This page contains the findings of systematic reviews undertaken by groups within or related to the EPPI Centre.
Reproductive and sexual health
Strengthening national health service delivery
Dual practice 
There are mainly three categories of dual practice mechanisms that have been employed in health care in developing countries: 1) total banning of dual practice; 2) allow dual practice with restrictions; 3) allow dual practice without restrictions. Specifically, evidence indicated that:
- Banning dual practice totally, is not generally enforceable,
- Raising public sector salaries to compete with private sector earnings (in a bid to discourage public sector health workers from working in the private sector) is not realistic in many LMICs with resource constraints
- Restricting private practice to services not offered by the public sector, restricting private sector charges, insurance and access to public funds can reduce private practice in the presence of universal insurance coverage and well established financial monitoring systems
- In many LMICs that are already suffering consequences of health worker shortages, unrestricted dual practice, is not feasible.
in countries where the shortage of health workers is an area of major concern, allowing dual practice without restrictions may hurt the situation further, while a total ban may be challenging to implement in settings where public sector workers earn low salaries. It may therefore be feasible to design mechanisms that take into critical consideration the specific conditions pertaining in individual countries, especially the different ways in which dual practice manifests itself. The most effective mechanisms therefore, may be multi-dimensional.
One approach to delivering health assistance to developing countries is the use of health voucher programmes, where vouchers are distributed to a targeted population for free or subsidised health goods/services. The strongest finding from this review is that these programmes have been successful in increasing utilisation of health goods/services. There is also modest evidence that voucher programmes can effectively target specific populations and can improve the quality of services. While these results are encouraging, the subsequent link that voucher programmes improve the health of the population is not evident in the data analysed in this review. Further research is needed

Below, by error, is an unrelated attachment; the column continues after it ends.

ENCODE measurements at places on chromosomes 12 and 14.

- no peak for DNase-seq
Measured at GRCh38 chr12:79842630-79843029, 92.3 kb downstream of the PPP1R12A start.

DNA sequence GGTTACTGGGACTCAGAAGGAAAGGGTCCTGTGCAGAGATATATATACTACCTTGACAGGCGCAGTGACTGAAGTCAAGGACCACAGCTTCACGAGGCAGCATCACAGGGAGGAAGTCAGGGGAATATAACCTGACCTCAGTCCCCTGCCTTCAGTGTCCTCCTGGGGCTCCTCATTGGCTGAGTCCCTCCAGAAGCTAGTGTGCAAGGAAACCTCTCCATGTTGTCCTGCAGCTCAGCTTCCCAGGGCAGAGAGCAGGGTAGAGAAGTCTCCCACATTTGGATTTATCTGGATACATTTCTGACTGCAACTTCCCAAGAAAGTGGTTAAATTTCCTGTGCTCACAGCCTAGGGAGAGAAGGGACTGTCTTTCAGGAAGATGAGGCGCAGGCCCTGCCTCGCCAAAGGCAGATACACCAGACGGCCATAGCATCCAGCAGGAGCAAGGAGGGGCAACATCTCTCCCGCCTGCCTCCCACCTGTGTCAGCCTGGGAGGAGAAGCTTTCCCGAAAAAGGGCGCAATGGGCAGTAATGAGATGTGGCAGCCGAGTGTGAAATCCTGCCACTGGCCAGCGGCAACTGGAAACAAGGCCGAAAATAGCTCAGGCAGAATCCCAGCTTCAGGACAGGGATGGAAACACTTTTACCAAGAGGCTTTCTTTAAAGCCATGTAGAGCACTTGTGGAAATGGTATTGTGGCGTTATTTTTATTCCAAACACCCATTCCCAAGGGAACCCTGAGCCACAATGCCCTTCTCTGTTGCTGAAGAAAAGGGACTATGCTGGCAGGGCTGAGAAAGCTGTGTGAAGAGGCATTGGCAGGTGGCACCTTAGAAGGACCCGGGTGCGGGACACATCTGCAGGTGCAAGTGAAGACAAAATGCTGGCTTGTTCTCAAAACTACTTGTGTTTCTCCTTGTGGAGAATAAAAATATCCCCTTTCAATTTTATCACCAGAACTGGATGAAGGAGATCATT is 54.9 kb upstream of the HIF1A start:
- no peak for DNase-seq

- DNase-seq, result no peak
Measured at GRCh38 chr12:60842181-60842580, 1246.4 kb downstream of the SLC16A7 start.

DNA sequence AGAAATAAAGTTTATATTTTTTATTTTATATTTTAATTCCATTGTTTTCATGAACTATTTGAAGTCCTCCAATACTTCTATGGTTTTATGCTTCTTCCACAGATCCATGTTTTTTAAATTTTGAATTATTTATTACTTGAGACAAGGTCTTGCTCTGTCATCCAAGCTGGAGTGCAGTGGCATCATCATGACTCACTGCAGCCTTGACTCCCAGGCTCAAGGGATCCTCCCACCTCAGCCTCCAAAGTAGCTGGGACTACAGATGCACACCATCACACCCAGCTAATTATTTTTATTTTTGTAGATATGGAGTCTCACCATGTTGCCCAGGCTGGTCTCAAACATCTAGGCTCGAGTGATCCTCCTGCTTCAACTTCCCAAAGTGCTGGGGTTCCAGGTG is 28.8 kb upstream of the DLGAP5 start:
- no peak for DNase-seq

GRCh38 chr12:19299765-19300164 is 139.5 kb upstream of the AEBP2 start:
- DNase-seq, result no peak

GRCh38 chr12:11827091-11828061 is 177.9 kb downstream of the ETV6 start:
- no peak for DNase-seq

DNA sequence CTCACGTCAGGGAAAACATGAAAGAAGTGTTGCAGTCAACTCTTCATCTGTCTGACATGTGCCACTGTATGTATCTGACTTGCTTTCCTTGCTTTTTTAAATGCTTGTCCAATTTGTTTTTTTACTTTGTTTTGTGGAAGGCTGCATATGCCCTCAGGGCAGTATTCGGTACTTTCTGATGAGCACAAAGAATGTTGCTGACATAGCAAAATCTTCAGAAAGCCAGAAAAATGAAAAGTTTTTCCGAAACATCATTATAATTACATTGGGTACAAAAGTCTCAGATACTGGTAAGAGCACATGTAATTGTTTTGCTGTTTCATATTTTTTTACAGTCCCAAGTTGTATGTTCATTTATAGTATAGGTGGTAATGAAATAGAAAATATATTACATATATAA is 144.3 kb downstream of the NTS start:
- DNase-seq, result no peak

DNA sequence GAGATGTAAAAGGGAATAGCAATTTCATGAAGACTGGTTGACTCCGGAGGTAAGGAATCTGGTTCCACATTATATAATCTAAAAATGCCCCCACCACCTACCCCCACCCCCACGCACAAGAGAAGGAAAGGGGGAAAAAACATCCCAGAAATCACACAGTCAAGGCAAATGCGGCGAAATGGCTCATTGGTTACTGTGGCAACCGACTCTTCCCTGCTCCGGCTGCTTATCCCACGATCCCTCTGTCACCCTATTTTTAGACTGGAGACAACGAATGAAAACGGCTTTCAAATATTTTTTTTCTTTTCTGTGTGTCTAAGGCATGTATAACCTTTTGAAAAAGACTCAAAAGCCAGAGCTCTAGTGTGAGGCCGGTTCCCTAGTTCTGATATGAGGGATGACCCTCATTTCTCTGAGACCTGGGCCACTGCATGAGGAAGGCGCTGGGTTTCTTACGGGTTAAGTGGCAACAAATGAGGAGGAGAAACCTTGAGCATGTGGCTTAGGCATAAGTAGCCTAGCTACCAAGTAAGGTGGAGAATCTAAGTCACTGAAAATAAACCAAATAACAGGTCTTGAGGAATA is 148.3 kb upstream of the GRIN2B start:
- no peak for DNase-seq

Health insurance 
One systematic review showed inconclusive evidence. Low enrolment was commonly observed in many of the insurance schemes examined. Many health system factors may play a role in explaining low enrolment; studies did not explore supply factors. There was no apparent pattern regarding enrolment and outcome: for example, high enrolment was not correlated with better outcomes. There was some evidence that health insurance may prevent high levels of expenditure. From those studies reporting on whether or not the impact on the subgroup of insured that were poorer was more noticeable, it appears that the impact was smaller for the poorer population. That is, the insured poor may be undertaking higher out-of pocket expenditure than those who are not insured.
Reproductive and sexual health
Social franchising  is often considered as a solution for increasing access to and improving the quality of primary care, reproductive and sexual health, TB and HIV/AIDS diagnosis and care in low- and middle-income countries. Most of the evaluated franchises are from Asia and Africa, particularly from low-income countries, and most social focus on reproductive health and family planning. There was a paucity of rigorous study designs, so the evidence supporting social franchising is weak. Across settings, the public sector continues to have the highest volume of clients for family planning and other services; however, franchises do better than non-franchised private providers in terms of client volume. The clients of social franchises are satisfied with the quality of care and consistently report an intent to return.